Walking, wandering, writing

I’ve been reading a fair bit of Charles Dickens recently, and was reminded by this post of his habit of talking great long walks at night in the London streets.

Photo of an urban street at nightYou can hear those endless trampings in his novels. His knowledge of the city emerges in descriptions of streets filled with cobbles and alleyways, stairwells and courtyards; from the labyrinth of Coketown in Hard Times to the business of lodgings, stationers, writers’ garrets and legal chambers around the Chancery court in Bleak House.

“Doors were slamming violently, lamps were flickering or blown out, signs were rocking in their frames, the water of the kennels, wind-dispersed, flew about in drops like rain.” Dickens conjures up a grim night to be out in Our Mutual Friend.

Walking in the landscape is something we might more readily associate with the Romantic poets, or nature writers. Yet Dickens’ urban landscape is just as important as Wordsworth’s Lake District or the Bronte’s Yorkshire Moors.

For me, there’s something in that act of walking, a repeated action requiring little conscious thought that lends itself to writing, or at least thinking about writing.

In wandering, literally and mentally, the mind finds a freedom from everyday cares, and the subconscious surfaces. I’ve often found that a walk, or a run, will give me a new direction when I come back to a piece of writing, without me deliberately seeking it.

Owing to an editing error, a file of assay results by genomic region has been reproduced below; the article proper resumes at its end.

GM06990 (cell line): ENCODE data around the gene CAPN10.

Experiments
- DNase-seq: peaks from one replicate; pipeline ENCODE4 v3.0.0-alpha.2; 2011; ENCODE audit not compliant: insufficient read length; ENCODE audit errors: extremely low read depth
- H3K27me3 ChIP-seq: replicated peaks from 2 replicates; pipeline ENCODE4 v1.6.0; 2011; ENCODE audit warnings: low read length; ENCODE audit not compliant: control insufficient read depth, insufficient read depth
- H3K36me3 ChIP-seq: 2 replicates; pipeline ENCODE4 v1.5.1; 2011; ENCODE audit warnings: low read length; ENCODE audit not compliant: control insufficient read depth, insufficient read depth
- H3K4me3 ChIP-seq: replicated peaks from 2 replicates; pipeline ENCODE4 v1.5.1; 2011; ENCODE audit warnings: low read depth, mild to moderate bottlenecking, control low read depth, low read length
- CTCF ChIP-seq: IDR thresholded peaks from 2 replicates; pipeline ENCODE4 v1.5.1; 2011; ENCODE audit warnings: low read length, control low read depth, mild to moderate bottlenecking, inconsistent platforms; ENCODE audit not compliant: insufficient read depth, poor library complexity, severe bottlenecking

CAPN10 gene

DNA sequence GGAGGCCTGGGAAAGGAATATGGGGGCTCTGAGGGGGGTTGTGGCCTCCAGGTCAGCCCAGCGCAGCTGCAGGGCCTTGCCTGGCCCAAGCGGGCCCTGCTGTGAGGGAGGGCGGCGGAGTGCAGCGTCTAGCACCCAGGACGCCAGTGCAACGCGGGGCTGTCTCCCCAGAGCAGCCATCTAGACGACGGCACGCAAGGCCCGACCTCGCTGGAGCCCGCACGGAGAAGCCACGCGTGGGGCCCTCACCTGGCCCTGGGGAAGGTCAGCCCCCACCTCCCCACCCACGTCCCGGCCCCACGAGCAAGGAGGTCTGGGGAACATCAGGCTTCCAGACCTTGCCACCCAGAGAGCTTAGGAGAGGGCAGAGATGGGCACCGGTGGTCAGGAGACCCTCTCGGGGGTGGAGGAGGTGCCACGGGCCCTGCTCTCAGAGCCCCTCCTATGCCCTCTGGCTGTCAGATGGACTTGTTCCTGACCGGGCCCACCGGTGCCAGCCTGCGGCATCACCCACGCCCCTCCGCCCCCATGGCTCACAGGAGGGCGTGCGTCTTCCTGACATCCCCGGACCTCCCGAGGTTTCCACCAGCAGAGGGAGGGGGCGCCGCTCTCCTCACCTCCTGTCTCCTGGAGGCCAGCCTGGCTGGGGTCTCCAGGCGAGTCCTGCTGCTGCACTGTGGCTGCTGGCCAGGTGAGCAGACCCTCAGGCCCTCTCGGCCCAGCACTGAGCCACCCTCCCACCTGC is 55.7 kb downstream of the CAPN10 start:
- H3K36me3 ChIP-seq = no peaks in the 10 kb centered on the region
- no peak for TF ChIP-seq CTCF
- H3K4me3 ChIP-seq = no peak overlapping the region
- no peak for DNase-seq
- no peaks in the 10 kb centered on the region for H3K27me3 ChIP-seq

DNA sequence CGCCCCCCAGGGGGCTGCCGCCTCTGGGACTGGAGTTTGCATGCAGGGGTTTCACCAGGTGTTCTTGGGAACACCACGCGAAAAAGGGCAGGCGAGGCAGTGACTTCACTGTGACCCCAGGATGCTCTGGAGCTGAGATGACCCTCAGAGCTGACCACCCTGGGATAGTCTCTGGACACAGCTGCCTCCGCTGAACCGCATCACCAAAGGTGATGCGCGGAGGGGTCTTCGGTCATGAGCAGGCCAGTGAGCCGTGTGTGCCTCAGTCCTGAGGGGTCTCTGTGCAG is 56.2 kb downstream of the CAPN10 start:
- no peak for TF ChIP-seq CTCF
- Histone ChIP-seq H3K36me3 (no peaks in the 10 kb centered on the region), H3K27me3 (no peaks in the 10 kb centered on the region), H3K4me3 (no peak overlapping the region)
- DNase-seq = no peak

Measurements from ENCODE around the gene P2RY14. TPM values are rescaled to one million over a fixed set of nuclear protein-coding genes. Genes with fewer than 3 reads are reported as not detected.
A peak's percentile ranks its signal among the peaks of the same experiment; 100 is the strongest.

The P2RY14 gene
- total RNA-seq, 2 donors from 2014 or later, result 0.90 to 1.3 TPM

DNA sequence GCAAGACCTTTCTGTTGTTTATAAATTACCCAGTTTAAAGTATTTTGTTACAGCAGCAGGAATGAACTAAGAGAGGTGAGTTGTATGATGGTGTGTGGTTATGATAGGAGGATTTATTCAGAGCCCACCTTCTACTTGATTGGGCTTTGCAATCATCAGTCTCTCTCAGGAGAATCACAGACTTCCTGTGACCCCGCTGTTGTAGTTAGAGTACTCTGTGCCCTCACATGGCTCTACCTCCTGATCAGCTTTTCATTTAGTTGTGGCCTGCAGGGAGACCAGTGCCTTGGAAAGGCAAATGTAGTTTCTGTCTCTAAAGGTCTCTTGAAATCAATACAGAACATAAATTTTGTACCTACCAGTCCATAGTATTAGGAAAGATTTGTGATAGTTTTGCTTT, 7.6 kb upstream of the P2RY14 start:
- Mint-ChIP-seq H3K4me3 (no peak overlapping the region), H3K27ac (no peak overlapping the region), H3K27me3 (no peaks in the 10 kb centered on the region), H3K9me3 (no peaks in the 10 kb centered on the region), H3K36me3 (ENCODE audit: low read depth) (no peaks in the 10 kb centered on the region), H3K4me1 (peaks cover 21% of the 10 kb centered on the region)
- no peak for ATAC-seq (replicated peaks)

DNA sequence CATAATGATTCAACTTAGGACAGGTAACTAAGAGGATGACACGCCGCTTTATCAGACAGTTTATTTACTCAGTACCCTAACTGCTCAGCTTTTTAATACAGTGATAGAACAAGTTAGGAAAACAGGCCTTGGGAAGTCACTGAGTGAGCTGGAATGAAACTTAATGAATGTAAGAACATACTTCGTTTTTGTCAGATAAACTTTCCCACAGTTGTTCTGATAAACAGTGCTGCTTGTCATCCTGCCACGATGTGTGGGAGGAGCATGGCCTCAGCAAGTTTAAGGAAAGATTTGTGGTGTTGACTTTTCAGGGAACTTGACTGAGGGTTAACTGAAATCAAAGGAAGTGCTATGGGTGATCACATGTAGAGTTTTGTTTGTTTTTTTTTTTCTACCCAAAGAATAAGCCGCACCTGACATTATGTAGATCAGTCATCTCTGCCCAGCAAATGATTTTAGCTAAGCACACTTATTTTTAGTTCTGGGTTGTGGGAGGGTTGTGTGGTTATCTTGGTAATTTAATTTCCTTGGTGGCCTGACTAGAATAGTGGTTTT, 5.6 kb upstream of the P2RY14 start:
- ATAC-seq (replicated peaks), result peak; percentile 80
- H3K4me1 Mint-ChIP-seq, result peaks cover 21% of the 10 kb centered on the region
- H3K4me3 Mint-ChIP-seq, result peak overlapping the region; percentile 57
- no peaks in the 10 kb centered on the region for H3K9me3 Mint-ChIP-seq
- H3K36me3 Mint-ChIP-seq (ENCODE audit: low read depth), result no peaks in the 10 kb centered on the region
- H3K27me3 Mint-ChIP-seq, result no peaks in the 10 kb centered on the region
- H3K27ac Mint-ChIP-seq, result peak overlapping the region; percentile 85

Photo of a path through some sand dunesSo I’m excited to be starting a new writing project that sets walking in the landscape at its heart. This spring, 26 writers will take a walk in the UK, going from a place name beginning with each letter of the alphabet to another place starting with the next letter in sequence (e.g. Boarhills to Crail).

We’ll be taking photographs, drawing maps and writing a sestude – 62 words exactly, inspired by our wanderings.

The walks cover parts of Scotland, Northern Ireland, Wales and reach from Somerset and Cornwall in England to my beloved North East coast in Northumberland. They will take in a range of landscapes; rivers, woods, farmland, coastal fringes, urban areas and mountains.

As one of the writers, I’m looking forward to taking a fresh look around my own landscape. And as co-editor, along with Sandy Wilkie, I’m looking forward to hearing about distant places I’ve never visited. It will be a chance to travel in my imagination as far, or further than I travel in reality.

Watch out for more news of #The26Steps this spring.


2 Responses to Walking, wandering, writing

  1. Good luck with this lovely project, Michelle. Walk well and write well. Your numbers got transposed when describing the sestude – as you know, it’s 62 words exactly.

    • Michelle at #

      Thank you John. It’s always good to have a second pair of eyes check something you’ve written. I’ve corrected the number of words in a sestude now. There are indeed, 62 of them.